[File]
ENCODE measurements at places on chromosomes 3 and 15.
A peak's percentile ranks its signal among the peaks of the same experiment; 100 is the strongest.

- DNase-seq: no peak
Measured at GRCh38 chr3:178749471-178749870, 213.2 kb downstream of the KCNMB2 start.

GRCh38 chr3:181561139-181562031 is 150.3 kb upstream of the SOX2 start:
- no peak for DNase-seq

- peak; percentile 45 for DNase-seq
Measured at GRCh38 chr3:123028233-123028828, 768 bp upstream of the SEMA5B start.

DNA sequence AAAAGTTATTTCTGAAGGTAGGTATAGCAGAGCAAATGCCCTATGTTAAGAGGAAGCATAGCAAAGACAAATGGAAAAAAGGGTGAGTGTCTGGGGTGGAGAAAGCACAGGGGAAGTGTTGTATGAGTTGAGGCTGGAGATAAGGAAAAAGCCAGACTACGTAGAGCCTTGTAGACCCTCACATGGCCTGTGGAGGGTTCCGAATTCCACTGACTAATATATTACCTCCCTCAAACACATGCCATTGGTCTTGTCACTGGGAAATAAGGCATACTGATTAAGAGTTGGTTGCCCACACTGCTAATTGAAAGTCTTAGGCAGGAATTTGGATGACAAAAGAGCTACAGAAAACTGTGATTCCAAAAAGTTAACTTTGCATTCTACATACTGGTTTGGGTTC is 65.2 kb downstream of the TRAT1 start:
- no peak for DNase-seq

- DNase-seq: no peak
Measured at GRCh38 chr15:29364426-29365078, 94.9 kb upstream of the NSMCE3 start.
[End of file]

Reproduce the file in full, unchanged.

ENCODE measurements at places on chromosomes 3 and 15.
A peak's percentile ranks its signal among the peaks of the same experiment; 100 is the strongest.

- DNase-seq: no peak
Measured at GRCh38 chr3:178749471-178749870, 213.2 kb downstream of the KCNMB2 start.

GRCh38 chr3:181561139-181562031 is 150.3 kb upstream of the SOX2 start:
- no peak for DNase-seq

- peak; percentile 45 for DNase-seq
Measured at GRCh38 chr3:123028233-123028828, 768 bp upstream of the SEMA5B start.

DNA sequence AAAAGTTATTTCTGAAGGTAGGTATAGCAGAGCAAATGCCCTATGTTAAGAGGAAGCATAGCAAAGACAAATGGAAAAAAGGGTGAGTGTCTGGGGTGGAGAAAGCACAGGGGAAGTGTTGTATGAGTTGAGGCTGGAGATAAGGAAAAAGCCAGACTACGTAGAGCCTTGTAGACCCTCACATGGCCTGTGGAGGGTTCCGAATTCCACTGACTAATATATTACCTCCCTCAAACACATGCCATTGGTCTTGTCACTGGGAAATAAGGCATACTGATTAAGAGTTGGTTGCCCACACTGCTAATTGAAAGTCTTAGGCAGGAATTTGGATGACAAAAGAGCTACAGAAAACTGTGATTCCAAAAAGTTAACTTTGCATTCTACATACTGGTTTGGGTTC is 65.2 kb downstream of the TRAT1 start:
- no peak for DNase-seq

- DNase-seq: no peak
Measured at GRCh38 chr15:29364426-29365078, 94.9 kb upstream of the NSMCE3 start.